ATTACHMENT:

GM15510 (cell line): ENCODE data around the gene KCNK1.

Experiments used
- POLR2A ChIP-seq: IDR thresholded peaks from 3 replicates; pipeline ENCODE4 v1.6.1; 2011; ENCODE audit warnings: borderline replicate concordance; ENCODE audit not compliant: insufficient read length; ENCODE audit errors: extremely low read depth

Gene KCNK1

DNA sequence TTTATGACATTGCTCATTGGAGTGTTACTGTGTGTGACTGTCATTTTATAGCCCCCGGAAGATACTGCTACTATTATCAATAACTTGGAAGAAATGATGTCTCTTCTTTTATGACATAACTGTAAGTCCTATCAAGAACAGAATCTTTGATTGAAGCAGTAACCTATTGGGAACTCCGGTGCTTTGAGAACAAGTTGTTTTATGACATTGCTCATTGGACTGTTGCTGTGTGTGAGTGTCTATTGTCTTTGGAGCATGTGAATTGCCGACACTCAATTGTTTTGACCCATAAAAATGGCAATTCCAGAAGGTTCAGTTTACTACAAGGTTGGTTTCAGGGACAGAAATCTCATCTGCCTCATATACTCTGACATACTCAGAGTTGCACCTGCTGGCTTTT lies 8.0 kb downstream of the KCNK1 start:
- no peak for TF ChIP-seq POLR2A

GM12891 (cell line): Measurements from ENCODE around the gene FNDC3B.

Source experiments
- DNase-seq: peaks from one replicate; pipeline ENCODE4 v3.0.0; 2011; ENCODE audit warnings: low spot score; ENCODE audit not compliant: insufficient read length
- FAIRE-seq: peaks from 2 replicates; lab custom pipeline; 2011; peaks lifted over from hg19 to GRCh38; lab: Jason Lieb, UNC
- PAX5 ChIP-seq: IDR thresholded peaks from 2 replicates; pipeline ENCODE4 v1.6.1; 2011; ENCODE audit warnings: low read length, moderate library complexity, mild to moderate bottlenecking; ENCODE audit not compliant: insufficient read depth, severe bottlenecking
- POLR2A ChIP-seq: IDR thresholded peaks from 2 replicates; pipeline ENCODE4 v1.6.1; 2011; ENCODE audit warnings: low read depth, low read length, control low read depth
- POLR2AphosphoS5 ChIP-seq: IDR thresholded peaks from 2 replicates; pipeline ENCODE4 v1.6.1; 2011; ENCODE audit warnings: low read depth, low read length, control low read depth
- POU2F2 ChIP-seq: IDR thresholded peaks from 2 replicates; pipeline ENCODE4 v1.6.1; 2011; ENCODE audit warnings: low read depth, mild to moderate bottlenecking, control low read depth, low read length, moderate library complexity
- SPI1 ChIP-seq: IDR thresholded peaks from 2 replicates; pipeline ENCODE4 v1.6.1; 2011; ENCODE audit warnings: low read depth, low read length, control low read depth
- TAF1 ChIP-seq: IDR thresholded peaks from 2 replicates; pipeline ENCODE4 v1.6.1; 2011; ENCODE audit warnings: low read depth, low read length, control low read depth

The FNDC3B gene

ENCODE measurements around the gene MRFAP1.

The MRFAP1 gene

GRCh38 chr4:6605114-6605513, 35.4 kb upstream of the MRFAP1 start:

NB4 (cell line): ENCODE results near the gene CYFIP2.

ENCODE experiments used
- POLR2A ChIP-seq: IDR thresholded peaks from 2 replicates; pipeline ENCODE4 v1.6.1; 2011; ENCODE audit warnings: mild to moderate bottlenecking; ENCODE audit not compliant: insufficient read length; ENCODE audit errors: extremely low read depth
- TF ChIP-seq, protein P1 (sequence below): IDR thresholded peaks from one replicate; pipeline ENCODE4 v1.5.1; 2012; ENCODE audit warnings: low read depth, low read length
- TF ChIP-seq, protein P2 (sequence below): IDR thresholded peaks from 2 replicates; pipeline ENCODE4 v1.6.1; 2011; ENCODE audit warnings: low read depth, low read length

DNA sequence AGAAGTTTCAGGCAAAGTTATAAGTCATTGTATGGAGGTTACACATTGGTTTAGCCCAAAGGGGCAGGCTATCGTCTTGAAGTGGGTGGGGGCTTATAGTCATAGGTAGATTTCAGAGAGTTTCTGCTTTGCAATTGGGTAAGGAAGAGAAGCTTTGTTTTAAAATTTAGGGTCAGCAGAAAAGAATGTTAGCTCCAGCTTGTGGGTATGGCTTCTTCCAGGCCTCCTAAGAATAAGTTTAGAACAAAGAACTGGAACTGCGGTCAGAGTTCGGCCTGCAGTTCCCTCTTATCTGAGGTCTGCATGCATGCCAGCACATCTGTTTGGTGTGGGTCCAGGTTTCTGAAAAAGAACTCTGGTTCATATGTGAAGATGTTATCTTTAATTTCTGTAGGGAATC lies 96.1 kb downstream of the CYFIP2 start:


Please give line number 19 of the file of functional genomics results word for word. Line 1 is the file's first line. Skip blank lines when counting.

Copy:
The MRFAP1 gene